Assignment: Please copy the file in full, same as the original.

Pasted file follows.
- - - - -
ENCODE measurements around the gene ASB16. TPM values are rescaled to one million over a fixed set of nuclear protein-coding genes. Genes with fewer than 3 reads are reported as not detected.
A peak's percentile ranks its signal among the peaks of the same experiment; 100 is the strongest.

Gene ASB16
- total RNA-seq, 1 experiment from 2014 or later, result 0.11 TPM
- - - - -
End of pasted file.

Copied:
ENCODE measurements around the gene ASB16. TPM values are rescaled to one million over a fixed set of nuclear protein-coding genes. Genes with fewer than 3 reads are reported as not detected.
A peak's percentile ranks its signal among the peaks of the same experiment; 100 is the strongest.

Gene ASB16
- total RNA-seq, 1 experiment from 2014 or later, result 0.11 TPM